Consent of the govern as an impossible standard

This might as well be heresy or blasphemy. I jettisoned consent of the governed a while back. I think it’s an impossible standard that leads to a kind of gridlock in how to procede when there is a party who withholds their consent to some social system or set of political rules.

Suppose someone says that they never consented to public accommodations laws. Now let’s suppose someone else complains that they never consented to laws against trespass. Public accommodations laws, in addition to requiring an establishment to serve someone regardless of a particular attribute, make refusal to leave an establishment, when that establishment wishes someone to leave because they are of a particular attribute that is protected (i.e., race, sex, etc.), which non-consenting party’s non-consent wins?

I submit that this problem is even more broad and that any arrangement in society a person wishes to be changed constitutes being governed without consent. This then leads to the gridlock I’m talking about: the complainant doesn’t consent to the arrangements supported by everyone else while everyone else doesn’t consent to whatever arrangements that the complainer thinks are the fallback position.

This should be interesting. Are we bumping up against a problem with a republic as a form of government?

Let’s see what Mr. Mason had to say in the Virginia Declaration of Rights:

VI. That elections of members to serve as representatives of the people in assembly ought to be free; and that all men, having sufficient evidence of permanent common interest with, and attachment to, the community have the right of suffrage and cannot be taxed or deprived of their property for public uses without their own consent or that of their representatives so elected, nor bound by any law to which they have not, in like manner, assented, for the public good.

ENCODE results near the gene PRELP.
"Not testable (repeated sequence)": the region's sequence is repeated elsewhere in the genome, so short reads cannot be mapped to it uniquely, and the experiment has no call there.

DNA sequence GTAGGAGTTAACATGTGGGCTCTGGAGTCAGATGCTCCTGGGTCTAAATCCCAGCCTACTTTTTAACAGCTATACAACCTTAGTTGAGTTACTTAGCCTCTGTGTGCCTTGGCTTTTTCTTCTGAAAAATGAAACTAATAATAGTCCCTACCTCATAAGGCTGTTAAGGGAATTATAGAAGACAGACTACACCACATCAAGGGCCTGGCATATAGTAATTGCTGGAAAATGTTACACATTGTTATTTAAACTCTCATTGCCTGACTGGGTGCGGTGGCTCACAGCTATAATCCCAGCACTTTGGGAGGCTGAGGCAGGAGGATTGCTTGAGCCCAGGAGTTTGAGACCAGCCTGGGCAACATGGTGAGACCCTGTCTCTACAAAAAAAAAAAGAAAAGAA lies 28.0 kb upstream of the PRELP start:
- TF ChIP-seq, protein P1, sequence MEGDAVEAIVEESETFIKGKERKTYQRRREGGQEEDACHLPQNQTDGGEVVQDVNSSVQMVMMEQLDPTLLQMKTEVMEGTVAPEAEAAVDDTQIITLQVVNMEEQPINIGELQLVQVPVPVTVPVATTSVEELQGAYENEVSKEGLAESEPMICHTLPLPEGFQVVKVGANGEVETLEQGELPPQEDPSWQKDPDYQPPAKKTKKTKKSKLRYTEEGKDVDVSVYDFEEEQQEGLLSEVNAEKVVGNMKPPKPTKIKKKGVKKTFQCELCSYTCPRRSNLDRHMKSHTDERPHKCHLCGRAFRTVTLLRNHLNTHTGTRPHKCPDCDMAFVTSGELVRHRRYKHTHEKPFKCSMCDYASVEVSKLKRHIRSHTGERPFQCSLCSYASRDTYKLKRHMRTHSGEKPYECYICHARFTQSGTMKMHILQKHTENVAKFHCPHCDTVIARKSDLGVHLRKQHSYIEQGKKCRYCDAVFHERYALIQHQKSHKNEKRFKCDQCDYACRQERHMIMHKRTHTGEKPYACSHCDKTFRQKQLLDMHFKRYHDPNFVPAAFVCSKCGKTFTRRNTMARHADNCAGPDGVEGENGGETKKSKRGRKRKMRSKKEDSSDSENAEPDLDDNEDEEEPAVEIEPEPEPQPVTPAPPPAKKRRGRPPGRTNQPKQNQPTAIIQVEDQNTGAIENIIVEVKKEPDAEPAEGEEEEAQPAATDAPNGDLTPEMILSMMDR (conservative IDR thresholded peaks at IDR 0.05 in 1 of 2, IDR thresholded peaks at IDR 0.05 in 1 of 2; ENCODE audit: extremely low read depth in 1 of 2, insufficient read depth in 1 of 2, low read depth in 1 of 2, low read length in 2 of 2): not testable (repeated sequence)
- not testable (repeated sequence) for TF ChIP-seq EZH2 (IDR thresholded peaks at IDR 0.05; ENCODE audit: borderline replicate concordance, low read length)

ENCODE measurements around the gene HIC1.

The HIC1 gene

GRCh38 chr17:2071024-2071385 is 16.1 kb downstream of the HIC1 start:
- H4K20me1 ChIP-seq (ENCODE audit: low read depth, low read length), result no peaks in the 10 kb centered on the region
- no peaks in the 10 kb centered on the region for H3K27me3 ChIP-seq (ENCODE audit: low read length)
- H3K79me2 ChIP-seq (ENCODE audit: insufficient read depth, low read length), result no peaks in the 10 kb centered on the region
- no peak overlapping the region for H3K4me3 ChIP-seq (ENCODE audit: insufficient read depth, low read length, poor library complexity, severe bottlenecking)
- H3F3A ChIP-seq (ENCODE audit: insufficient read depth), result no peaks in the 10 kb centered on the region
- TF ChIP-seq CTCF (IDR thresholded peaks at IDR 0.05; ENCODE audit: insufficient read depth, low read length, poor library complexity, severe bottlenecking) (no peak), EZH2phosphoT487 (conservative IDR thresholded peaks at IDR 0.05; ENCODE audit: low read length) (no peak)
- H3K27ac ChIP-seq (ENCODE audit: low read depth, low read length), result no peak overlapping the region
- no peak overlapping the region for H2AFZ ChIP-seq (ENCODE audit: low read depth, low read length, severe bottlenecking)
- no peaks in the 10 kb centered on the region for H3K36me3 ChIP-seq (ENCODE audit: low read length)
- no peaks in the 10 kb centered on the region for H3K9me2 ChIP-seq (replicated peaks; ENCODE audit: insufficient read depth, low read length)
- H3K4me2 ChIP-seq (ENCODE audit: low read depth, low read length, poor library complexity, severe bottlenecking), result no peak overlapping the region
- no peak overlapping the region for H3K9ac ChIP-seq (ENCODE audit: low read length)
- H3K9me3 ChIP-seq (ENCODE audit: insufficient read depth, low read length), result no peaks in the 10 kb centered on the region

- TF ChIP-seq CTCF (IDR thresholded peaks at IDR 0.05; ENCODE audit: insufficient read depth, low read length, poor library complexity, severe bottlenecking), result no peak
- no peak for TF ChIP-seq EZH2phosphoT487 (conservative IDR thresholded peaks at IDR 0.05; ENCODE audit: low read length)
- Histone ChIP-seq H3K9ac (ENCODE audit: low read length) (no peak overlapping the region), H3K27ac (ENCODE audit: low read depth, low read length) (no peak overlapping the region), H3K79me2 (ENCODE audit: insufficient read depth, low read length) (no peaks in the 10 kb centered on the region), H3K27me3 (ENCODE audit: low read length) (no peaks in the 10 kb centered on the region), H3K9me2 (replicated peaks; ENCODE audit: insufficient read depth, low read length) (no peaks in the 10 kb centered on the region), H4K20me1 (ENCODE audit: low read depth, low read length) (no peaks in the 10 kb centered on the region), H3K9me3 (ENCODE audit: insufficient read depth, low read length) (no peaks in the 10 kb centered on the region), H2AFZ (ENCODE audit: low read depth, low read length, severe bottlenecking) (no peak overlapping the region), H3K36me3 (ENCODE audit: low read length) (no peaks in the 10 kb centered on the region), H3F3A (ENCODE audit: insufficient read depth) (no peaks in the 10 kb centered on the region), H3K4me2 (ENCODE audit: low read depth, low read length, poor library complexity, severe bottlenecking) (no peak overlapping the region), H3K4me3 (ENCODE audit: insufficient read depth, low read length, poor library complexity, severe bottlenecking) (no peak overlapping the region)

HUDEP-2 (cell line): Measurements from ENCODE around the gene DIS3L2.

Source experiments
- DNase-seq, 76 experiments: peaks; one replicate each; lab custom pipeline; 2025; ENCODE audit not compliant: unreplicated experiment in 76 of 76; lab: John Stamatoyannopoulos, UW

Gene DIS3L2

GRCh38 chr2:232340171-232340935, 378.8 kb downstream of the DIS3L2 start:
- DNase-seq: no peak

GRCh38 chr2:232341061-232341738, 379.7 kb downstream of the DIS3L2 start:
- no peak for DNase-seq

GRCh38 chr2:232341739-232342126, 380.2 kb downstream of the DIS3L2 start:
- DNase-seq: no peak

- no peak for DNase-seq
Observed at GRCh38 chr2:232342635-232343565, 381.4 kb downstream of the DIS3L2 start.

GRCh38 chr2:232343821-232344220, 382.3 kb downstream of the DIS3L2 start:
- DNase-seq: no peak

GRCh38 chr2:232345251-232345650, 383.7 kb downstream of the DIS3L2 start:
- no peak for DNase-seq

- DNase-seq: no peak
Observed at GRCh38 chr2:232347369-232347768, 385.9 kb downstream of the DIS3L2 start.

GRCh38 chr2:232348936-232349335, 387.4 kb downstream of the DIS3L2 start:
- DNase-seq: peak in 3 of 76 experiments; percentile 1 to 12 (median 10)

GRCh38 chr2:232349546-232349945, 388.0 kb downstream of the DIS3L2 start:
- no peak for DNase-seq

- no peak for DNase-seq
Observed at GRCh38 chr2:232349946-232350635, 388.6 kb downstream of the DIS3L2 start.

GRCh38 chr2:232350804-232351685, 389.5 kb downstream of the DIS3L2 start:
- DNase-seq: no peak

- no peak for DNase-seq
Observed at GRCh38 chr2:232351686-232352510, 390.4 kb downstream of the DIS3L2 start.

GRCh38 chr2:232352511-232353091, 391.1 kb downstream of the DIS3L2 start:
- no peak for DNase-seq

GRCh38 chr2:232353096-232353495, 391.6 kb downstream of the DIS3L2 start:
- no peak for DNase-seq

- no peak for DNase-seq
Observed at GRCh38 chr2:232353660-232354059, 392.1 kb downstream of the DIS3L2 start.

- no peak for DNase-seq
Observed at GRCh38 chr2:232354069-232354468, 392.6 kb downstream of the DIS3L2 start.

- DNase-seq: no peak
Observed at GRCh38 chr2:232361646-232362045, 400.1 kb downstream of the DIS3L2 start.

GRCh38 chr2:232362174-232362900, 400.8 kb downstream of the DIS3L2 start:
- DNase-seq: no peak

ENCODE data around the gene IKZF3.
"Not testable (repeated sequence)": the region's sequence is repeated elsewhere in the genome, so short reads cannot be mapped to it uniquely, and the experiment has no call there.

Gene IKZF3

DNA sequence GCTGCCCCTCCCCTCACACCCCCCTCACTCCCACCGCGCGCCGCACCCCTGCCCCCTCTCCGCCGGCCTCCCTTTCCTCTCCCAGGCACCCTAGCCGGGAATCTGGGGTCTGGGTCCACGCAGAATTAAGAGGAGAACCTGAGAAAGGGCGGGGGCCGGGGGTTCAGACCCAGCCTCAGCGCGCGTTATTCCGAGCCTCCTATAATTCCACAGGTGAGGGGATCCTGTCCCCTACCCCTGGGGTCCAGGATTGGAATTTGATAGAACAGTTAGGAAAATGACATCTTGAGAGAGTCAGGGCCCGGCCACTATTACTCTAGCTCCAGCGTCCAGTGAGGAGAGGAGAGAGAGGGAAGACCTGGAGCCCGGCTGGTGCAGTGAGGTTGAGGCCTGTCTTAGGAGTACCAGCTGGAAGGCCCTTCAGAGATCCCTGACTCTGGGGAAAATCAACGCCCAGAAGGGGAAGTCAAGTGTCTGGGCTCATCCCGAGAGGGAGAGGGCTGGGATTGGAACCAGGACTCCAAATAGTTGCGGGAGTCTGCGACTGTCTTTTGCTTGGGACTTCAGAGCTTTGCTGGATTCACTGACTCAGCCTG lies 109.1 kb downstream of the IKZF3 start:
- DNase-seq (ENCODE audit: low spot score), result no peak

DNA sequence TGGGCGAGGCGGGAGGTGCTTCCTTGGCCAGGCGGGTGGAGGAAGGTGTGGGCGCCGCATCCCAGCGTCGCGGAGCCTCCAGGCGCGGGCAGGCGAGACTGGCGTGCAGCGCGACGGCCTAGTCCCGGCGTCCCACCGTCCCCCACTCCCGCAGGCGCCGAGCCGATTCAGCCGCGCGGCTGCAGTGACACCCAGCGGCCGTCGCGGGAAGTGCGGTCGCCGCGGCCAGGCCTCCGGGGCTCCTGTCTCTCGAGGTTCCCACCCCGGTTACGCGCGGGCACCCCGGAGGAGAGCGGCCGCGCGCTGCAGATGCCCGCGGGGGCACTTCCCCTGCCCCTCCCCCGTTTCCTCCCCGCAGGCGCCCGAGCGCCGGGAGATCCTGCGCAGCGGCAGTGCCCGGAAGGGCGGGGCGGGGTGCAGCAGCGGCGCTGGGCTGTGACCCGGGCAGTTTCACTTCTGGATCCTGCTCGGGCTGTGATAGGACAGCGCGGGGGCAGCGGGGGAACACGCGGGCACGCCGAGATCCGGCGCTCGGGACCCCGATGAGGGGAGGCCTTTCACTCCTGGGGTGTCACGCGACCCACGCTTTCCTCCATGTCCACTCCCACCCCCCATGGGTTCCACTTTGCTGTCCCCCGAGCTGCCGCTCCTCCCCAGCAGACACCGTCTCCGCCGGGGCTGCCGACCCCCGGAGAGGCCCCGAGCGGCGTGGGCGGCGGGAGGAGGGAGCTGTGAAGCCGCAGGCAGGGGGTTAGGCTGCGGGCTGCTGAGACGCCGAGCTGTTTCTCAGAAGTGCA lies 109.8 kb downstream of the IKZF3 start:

Well, maybe you should define “consent of the governed”?

Where’s the social contract? Are we concerned about property rights now?

I offer to you that public accommodation laws and property rights are diametrically incompatible and that the former is an overreach, an abomination and completely unConstitutional, the Nonumvirate not withstanding.
This is what happens when you give an oligarchy that much power.

I say we split it up.

Do I have a right to be on your property. The elemental question with trespass.

I don’t like to talk in terms of rights as if they were fundamental entities. It leads to a lot of tangential discussion that never leads anywhere. I’d prefer to say either that an action should be permitted or not permitted.

I can think of a few cases where one should be able to be on someone else’s property regardless of the owner’s wishes:

  • Intervening to stop something that is obviously a severe transgression against another person like rape, abuse, or imprisonment.
  • Running across someone’s land when a person is being persued by another person who is trying to harm them.